Over the past few weeks, the country has rapidly adjusted to a myriad of restrictions implemented at the local, state, and federal levels to address the coronavirus pandemic. While some of these are nothing more than best practices—such as handwashing, disinfecting, and sanitizing—some of the executive orders by governors and other officials raise constitutional concerns, touching on citizens’ liberty, assembly, and privacy rights.
In several states, including Alabama, Ohio, Oklahoma, and Texas, governors have issued executive orders temporarily postponing non-essential surgeries and other medical procedures in light of COVID-19, and have included abortion among those procedures. The Texas order was challenged in federal court, and the Western District of Texas judge issued a temporary restraining order allowing abortion procedures to continue. On April 7, the Fifth Circuit vacated the district court’s order, stating that it had “ignored the framework governing public health measures like [the Texas order].” In support of its ruling, the Fifth Circuit noted that, in the face of “great dangers,” constitutional rights may be restricted—including restrictions on assembly, worship, travel, leaving one’s home, and abortion. The Fifth Circuit’s full opinion is available here.
While bans on large gatherings have largely been respected across the nation, a handful of churches have refused to cancel services on religious liberty grounds. Louisiana pastor Tony Spell was arrested for holding services despite his state’s ban on gatherings exceeding 10 persons, even after maintaining that attendees remained a distance of at least six feet from others in compliance with published guidelines. Similarly, Florida pastor Rodney Howard-Browne turned himself in to authorities after an arrest warrant was issued based on his holding services in violation of his state’s “safer at home” order. Howard-Browne then acquiesced to the order by closing the church doors, but posted a lengthy statement defending his position and threatening a legal challenge to the Florida order. Shortly thereafter, Florida Governor Ron DeSantis revised his executive order to deem church services as “essential,” according to local coverage.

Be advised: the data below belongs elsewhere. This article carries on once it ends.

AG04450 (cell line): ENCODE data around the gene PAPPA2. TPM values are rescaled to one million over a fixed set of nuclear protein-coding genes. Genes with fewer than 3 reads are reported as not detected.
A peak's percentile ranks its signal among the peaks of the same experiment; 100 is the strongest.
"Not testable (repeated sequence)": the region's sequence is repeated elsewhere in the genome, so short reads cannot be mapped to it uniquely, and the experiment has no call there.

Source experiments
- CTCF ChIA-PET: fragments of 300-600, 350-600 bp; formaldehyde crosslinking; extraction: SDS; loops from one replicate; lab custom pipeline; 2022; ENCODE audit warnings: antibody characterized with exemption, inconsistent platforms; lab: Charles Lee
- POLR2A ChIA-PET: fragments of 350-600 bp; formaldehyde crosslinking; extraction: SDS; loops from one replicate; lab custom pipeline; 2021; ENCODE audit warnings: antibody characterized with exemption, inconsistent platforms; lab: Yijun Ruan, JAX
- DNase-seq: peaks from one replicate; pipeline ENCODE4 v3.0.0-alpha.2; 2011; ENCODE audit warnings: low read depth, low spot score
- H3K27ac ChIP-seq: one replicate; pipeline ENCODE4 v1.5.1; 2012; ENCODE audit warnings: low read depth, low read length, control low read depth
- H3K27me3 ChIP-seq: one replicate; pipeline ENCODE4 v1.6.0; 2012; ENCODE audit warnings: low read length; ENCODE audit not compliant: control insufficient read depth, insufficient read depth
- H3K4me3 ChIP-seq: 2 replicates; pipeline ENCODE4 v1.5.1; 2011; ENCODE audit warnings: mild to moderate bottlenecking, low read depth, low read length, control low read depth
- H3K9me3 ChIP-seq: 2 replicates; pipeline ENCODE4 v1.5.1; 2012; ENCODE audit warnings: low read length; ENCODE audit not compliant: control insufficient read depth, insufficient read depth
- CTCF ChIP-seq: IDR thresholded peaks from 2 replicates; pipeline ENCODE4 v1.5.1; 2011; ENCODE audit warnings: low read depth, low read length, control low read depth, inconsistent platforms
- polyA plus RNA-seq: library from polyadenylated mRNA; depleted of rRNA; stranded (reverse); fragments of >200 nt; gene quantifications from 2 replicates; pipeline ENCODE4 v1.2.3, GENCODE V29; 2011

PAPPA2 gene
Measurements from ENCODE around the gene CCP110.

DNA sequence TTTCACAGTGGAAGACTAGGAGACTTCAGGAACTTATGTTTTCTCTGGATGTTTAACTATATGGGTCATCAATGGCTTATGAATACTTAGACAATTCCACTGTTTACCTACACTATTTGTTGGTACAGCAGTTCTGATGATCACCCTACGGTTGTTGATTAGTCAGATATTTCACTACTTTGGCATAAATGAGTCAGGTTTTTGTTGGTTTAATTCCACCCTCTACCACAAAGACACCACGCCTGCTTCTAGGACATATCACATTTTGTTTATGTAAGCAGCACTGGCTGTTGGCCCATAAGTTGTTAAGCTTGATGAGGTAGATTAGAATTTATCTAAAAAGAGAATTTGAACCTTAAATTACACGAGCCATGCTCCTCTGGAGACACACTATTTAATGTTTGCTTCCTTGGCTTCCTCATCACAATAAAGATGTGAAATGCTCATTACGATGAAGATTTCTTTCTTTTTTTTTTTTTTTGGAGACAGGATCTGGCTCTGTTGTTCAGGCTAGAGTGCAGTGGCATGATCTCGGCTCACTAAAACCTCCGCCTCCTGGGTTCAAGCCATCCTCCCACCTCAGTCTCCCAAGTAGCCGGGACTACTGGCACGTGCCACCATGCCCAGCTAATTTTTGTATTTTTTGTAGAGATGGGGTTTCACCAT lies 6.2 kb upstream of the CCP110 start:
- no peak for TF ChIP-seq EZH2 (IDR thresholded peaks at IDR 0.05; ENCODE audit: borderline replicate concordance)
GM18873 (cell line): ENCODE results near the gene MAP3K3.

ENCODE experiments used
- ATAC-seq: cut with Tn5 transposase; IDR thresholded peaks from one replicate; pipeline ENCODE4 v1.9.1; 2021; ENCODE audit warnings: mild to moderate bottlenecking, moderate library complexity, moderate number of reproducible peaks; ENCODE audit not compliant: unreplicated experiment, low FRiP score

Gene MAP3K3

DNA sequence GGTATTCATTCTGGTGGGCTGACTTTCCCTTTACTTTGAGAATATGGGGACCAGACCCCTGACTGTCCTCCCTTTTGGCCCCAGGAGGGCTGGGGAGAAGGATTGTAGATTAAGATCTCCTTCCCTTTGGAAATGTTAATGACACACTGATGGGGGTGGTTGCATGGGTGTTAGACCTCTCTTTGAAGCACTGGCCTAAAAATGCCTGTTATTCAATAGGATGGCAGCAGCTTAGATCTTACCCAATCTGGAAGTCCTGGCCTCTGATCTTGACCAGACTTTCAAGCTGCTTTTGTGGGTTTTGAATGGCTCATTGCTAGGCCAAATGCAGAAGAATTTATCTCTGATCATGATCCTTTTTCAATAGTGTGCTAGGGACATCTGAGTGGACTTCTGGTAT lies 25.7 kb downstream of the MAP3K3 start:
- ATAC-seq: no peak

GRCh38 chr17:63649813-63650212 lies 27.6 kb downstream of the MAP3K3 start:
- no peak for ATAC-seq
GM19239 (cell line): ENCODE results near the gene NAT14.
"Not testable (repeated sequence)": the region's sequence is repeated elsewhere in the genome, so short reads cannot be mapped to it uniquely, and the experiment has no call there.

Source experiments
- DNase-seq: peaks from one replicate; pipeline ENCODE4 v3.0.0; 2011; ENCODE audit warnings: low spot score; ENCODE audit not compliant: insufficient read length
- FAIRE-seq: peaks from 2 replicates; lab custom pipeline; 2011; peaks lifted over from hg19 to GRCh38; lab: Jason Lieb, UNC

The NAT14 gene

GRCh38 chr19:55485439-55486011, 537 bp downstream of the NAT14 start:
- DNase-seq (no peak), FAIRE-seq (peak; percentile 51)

Additionally, privacy concerns have been raised in conjunction with Google’s COVID-19 Community Mobility Reports, which use location information gathered from users to track coronavirus movement trends. By making these reports available to the public at https://www.google.com/covid19/mobility/, some fear this information may be used against individuals in light of local and regional orders requiring people to stay at home. U.S. Senators Edward Markey and Richard Blumenthal have written to Google inquiring of the sources for these reports and Google’s intent to share this data with governments or private researchers.
As we contend with this unprecedented pandemic, the government’s emergency powers will certainly continue to be exercised, as well as challenged. For a detailed overview of emergency powers available under federal law, see “A Guide to Emergency Powers and Their Use” by the Brennan Center for Justice.